This post is a prep post for a little puppet I made today. The first time I did pioneer points on a quilt, I cut a bazillion little squares, ironed them carefully and pinned them individually to the edge of my quilt. It was a royal pain. Later, I learned an easier strip method, which I would like to share.
Decide on the size of points you want. I made these for a very small project, so I did two inch square points, which ended up very small. For a normal baby quilt I usually do four inch squares. Whatever square size you decide to do, multiply that by two, and cut a strip of fabric of that width by the length of points you need. I started with a four inch strip. Iron it in half, and then cut to the fold every two inches on one side of your strip.
Next, stagger it starting half-way on the other side, one inch in this case, and snip to the fold again, trimming off the first and last little short pieces. I snipped by starting each cut with my quilting grid, and then finishing it with the scissors, so I had the accuracy of the grid, but I didn’t have to try to quit at the fold with a rotary cutter. Your snipped strip will look like this:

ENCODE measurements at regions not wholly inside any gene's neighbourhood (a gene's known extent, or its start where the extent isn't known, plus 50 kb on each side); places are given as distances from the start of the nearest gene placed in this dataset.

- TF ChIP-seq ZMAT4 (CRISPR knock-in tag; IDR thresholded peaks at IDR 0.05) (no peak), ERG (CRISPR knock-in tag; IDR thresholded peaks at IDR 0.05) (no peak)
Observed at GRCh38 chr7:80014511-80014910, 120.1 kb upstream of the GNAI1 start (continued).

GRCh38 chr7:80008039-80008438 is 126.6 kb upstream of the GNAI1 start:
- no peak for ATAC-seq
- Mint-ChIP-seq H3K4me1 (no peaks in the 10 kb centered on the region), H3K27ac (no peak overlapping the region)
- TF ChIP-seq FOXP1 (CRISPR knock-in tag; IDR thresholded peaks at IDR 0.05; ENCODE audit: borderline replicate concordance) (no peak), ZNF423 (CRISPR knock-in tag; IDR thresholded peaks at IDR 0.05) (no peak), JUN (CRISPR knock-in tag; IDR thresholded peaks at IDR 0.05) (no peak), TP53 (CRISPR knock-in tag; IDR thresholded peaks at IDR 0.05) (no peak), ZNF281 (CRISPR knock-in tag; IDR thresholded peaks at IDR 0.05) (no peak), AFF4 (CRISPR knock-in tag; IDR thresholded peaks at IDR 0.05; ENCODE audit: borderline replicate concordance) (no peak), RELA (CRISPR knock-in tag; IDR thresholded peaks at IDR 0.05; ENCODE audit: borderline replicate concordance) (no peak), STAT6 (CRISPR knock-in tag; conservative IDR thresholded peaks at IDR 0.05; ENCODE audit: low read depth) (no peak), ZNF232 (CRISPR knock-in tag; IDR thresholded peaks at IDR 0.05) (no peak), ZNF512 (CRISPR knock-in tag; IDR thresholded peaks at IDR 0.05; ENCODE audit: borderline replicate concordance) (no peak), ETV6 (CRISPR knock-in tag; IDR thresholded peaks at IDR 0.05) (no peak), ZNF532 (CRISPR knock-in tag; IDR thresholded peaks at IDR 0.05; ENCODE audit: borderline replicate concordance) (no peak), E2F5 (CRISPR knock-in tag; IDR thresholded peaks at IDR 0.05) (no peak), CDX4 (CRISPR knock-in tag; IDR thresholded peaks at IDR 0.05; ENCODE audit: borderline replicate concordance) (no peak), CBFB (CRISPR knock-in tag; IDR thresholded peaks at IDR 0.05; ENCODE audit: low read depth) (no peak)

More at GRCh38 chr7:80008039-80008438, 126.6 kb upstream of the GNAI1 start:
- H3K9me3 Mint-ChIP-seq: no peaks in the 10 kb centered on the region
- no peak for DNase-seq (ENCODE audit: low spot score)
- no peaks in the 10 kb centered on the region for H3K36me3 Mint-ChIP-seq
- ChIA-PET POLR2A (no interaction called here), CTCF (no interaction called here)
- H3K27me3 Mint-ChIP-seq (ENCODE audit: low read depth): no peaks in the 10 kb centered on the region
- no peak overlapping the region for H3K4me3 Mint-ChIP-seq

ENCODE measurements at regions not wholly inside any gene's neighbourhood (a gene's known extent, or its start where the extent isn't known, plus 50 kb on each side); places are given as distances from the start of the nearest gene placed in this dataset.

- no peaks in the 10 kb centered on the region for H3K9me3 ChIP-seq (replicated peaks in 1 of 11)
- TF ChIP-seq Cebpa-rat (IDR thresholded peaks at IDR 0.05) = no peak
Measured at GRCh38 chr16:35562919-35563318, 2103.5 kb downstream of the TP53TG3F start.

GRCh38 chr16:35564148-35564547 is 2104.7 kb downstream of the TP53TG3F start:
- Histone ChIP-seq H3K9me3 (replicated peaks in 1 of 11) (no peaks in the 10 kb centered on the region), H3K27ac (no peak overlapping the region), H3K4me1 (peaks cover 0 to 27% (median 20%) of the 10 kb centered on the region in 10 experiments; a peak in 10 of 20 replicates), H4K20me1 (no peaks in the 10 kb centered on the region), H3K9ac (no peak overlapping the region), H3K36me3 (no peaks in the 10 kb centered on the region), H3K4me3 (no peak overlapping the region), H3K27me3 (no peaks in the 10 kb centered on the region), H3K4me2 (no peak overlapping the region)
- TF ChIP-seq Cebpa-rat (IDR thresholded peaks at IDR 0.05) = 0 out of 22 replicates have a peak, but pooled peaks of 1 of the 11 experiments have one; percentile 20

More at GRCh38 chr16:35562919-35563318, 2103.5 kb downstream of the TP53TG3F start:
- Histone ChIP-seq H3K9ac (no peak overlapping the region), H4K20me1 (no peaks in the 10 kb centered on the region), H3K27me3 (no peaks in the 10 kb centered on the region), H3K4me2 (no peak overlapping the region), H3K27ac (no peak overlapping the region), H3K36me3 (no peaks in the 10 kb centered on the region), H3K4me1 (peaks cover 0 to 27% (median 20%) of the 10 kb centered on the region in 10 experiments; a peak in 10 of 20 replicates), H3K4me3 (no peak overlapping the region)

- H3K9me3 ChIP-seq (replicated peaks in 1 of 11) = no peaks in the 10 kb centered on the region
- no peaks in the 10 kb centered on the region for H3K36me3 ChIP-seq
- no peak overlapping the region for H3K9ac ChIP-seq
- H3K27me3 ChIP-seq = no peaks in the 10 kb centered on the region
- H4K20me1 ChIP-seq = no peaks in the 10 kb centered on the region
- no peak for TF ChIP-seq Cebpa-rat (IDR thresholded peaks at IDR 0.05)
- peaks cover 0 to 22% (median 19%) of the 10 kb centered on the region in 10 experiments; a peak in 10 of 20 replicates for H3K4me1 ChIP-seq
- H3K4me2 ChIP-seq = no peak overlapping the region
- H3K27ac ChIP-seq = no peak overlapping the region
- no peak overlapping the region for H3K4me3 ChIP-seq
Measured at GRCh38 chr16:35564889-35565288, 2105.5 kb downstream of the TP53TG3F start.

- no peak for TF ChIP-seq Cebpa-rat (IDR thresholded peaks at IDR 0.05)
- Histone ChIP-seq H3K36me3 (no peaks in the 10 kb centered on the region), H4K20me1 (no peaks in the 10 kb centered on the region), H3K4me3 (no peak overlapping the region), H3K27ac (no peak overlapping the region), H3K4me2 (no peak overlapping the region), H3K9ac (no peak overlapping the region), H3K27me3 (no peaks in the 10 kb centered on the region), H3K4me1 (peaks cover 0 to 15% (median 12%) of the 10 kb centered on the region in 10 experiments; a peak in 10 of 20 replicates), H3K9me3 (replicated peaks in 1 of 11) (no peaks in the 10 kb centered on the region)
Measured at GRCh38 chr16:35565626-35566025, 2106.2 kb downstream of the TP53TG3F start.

Next, fold your points. First, diagonally from one side,
And then from the other side.
It will look like this as it comes unfolded:
Now go iron each of those little babies down so they will behave themselves. They’ll look like this after you iron them:
Fold your points train in half, with the raw edges in the center, and baste together an 1/8th or a scant quarter of an inch from the edge.
Now you have those cute little triangles all ready to go.
You can also do a two-tone prairie point by sewing two strips of different colors together, which makes them alternate if you fold each point around the next one carefully.
Next up: something fun to do with these now that you have made them.